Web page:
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Type 1 and Type 2 Diabetes: How Are They Different?

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Type 1 and Type 2 Diabetes: What's the Difference? Ivelin Radkov/PhotoSpin

Diabetes is a metabolic disease that affects millions of people all over the world. It is the leading cause of blindness and kidney failure, according to WebMD.

Diabetes also contributes to a higher risk of heart disease, stroke, and foot or leg amputations due to persistently high levels of blood glucose (blood sugar).

Glucose provides your body with energy from the foods you eat. A naturally occurring hormone produced by the pancreas called insulin regulates the amount of blood glucose by moving sugar into the cells of your body.

Some diabetics do not produce any insulin, some do not produce enough. This means sugar stays in their bloodstream, raising blood sugar. For diabetics, having high or low blood sugars leads to the symptoms of diabetes.


There are two main types of diabetes.

Type 1 diabetes accounts for 5-10 percent of diabetics. Type 2 diabetes accounts for the other 90-95 percent, Medical News Today said.

These two types have differences in their causes, symptoms and management. There are also differences as to who is affected by each type.


Type 1 diabetics do not produce insulin. This condition cannot be prevented. Usually the onset occurs at a young age and the patient has inherited risk factors from both parents.

In type 1 diabetes, the body's immune system destroys the cells that release insulin. Without insulin, glucose cannot be used for energy.

In contrast, Type 2 is usually discovered in adulthood. Type 2 patients do not produce enough insulin, and their receptor cells have become less sensitive to insulin due to aging, inactive lifestyle and obesity.

Type 2 can be prevented or delayed by living an active lifestyle and maintaining a healthy weight.


Type 1 diabetes symptoms usually begin in childhood and patients become sick from the symptoms of high blood sugar.

Symptoms of type 1 diabetes include excessive thirst, increased urination, weight loss and fatigue. Nausea, vomiting and blurred vision may also occur.

Women with type 1 diabetes may experience frequent vaginal infections, yeast infections, dry mouth, slow-healing sores or cuts, and itchy skin, especially in the groin area.

Type 2 diabetics can have the same symptoms of Type 1 diabetes. However, a major difference is that in type 2 diabetes, often patients don’t show any symptoms at all before diagnosis.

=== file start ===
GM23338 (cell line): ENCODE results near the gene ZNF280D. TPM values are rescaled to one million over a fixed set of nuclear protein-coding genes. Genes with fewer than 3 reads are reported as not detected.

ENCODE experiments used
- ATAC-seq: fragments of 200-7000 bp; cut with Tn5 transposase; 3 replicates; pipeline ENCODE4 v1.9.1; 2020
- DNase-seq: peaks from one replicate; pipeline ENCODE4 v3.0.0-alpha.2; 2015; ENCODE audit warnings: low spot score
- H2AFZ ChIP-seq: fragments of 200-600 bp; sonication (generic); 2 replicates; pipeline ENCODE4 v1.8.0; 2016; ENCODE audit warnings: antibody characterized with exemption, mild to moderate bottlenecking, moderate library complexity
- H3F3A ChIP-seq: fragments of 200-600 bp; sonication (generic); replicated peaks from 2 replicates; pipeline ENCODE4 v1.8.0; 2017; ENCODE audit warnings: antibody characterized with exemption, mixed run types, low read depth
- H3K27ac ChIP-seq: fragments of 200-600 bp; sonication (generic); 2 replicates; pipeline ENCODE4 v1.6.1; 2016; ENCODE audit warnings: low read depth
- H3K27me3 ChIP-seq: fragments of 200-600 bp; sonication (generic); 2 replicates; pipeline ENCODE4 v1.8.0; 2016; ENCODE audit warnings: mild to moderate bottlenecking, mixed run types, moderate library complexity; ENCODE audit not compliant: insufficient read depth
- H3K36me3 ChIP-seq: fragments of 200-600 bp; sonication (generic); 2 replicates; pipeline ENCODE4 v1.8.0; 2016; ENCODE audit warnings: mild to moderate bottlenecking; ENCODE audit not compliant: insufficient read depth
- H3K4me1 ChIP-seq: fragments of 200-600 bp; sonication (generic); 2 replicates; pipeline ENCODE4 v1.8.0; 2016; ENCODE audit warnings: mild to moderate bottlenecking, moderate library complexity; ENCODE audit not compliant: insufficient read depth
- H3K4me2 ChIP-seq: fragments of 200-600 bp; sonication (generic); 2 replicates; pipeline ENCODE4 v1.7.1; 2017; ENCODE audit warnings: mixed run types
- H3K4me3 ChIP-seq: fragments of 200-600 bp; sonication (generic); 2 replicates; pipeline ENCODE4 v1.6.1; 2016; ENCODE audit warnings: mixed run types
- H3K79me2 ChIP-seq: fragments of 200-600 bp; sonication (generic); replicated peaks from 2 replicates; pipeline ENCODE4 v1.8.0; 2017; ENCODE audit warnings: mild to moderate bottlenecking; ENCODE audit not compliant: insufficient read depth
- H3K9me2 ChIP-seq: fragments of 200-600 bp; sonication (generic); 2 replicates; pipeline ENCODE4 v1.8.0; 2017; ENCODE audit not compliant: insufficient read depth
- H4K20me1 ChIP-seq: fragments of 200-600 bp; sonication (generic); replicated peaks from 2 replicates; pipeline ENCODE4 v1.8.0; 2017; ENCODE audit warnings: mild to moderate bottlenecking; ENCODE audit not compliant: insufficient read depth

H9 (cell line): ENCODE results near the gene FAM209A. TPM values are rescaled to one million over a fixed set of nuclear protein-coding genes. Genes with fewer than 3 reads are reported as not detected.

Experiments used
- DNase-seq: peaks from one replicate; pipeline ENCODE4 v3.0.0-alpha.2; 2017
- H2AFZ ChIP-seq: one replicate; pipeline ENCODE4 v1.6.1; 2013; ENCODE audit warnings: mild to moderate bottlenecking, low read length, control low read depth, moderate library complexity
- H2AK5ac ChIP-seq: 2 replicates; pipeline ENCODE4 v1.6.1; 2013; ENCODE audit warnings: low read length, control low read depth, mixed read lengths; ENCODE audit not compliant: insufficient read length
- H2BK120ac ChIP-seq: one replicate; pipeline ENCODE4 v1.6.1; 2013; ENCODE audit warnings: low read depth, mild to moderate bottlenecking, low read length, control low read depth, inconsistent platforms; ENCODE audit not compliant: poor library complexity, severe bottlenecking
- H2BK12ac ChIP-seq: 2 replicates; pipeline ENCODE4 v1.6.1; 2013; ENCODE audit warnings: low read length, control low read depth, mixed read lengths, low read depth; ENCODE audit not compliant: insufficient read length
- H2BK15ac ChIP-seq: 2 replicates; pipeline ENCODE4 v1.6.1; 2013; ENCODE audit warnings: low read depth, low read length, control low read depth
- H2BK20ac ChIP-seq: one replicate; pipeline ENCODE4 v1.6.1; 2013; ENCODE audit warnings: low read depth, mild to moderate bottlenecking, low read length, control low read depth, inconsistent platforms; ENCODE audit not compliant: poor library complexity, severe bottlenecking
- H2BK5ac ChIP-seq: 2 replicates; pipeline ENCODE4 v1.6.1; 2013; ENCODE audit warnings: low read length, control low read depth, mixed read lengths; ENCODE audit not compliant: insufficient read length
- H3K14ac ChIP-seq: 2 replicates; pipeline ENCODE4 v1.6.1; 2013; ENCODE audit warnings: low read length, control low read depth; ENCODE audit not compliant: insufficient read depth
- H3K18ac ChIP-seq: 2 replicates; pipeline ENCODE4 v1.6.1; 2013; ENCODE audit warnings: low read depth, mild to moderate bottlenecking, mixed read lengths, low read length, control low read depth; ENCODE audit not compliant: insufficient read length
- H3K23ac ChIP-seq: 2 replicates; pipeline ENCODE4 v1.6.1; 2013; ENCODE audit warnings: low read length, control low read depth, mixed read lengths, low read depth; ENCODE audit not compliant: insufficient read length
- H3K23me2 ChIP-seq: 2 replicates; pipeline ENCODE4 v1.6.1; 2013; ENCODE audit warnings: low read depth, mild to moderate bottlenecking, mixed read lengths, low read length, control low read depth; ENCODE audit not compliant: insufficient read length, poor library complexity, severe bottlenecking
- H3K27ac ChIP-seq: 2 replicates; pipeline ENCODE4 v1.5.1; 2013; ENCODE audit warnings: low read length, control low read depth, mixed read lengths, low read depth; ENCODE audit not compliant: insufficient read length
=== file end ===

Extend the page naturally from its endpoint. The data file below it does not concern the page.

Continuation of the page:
There is no cure for type 1 diabetes, but with the use of insulin injections through a pump or needle, type 1 diabetics can lead a normal life.

There is also no cure for type 2 diabetes, but through a healthy lifestyle type 2 diabetics can reach remission. Type 2 diabetes can be controlled through diet, weight control, medicine, and sometimes insulin injections.

Who It Affects

Type 1 diabetes first appears in children and teens ages 5-25, Medical News Today said. Type 1 diabetics usually appear thin or of normal weight.

Conversely, those with type 2 diabetes are commonly adults who are overweight or have significant belly fat. The excess weight causes the release of chemicals that destabilize both the cardiovascular and metabolic systems.


Medical News Today reported on recent developments for both types of diabetes. For type 2 diabetes these include an FDA-approved drug called Farxiga that, combined with diet and exercise, helps to control blood sugar levels for type 2 patients.

“Scientists are working to create an artificial pancreas that will help reduce the complications of type 1 diabetes and significantly improve the lives and life expectancy of millions of patients with the condition,” MNT reported.

Both types of diabetes are accompanied by increased risk for serious health complications. But maintaining a healthy lifestyle through a colorful diet and exercise can help to prevent further complications.


WebMD. Diabetes: Difference Between Type 1 and 2. Accessed April 1, 2015.

Medical News Today. Diabetes: What is the difference between type 1 and type 2? Accessed April 1, 2015.

EmpowHER. What is Type 2 Diabetes?Accessed April 1, 2015.

Reviewed April 3, 2015
by Michele Blacksberg RN
Edited by Jody Smith

We value and respect our HERWriters' experiences, but everyone is different. Many of our writers are speaking from personal experience, and what's worked for them may not work for you. Their articles are not a substitute for medical advice, although we hope you can gain knowledge from their insight.

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